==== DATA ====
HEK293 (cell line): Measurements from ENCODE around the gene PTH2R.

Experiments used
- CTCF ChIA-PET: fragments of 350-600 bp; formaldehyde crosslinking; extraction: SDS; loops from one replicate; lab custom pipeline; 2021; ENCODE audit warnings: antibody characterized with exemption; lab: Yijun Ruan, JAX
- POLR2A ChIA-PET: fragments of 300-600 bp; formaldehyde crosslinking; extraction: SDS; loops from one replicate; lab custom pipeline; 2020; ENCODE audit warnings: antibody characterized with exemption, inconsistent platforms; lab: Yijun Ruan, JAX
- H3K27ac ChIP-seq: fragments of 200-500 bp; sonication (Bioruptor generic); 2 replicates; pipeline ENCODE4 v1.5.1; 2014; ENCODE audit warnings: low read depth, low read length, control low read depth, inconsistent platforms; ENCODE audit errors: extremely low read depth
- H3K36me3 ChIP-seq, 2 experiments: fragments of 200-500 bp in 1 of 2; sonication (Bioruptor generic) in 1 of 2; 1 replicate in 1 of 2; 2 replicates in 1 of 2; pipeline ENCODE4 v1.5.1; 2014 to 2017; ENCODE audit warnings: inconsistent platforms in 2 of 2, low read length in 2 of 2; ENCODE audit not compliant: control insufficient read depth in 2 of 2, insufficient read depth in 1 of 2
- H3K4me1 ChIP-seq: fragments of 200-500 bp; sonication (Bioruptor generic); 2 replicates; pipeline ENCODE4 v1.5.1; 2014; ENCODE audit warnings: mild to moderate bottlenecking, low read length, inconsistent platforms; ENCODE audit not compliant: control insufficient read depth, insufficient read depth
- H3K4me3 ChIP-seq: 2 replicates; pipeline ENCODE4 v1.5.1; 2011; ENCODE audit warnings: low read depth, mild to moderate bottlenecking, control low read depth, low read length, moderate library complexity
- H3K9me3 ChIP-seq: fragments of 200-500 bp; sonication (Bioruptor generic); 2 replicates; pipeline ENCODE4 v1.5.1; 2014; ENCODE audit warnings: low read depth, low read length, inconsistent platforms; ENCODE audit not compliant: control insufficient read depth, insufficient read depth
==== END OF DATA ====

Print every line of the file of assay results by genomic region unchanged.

HEK293 (cell line): Measurements from ENCODE around the gene PTH2R.

Experiments used
- CTCF ChIA-PET: fragments of 350-600 bp; formaldehyde crosslinking; extraction: SDS; loops from one replicate; lab custom pipeline; 2021; ENCODE audit warnings: antibody characterized with exemption; lab: Yijun Ruan, JAX
- POLR2A ChIA-PET: fragments of 300-600 bp; formaldehyde crosslinking; extraction: SDS; loops from one replicate; lab custom pipeline; 2020; ENCODE audit warnings: antibody characterized with exemption, inconsistent platforms; lab: Yijun Ruan, JAX
- H3K27ac ChIP-seq: fragments of 200-500 bp; sonication (Bioruptor generic); 2 replicates; pipeline ENCODE4 v1.5.1; 2014; ENCODE audit warnings: low read depth, low read length, control low read depth, inconsistent platforms; ENCODE audit errors: extremely low read depth
- H3K36me3 ChIP-seq, 2 experiments: fragments of 200-500 bp in 1 of 2; sonication (Bioruptor generic) in 1 of 2; 1 replicate in 1 of 2; 2 replicates in 1 of 2; pipeline ENCODE4 v1.5.1; 2014 to 2017; ENCODE audit warnings: inconsistent platforms in 2 of 2, low read length in 2 of 2; ENCODE audit not compliant: control insufficient read depth in 2 of 2, insufficient read depth in 1 of 2
- H3K4me1 ChIP-seq: fragments of 200-500 bp; sonication (Bioruptor generic); 2 replicates; pipeline ENCODE4 v1.5.1; 2014; ENCODE audit warnings: mild to moderate bottlenecking, low read length, inconsistent platforms; ENCODE audit not compliant: control insufficient read depth, insufficient read depth
- H3K4me3 ChIP-seq: 2 replicates; pipeline ENCODE4 v1.5.1; 2011; ENCODE audit warnings: low read depth, mild to moderate bottlenecking, control low read depth, low read length, moderate library complexity
- H3K9me3 ChIP-seq: fragments of 200-500 bp; sonication (Bioruptor generic); 2 replicates; pipeline ENCODE4 v1.5.1; 2014; ENCODE audit warnings: low read depth, low read length, inconsistent platforms; ENCODE audit not compliant: control insufficient read depth, insufficient read depth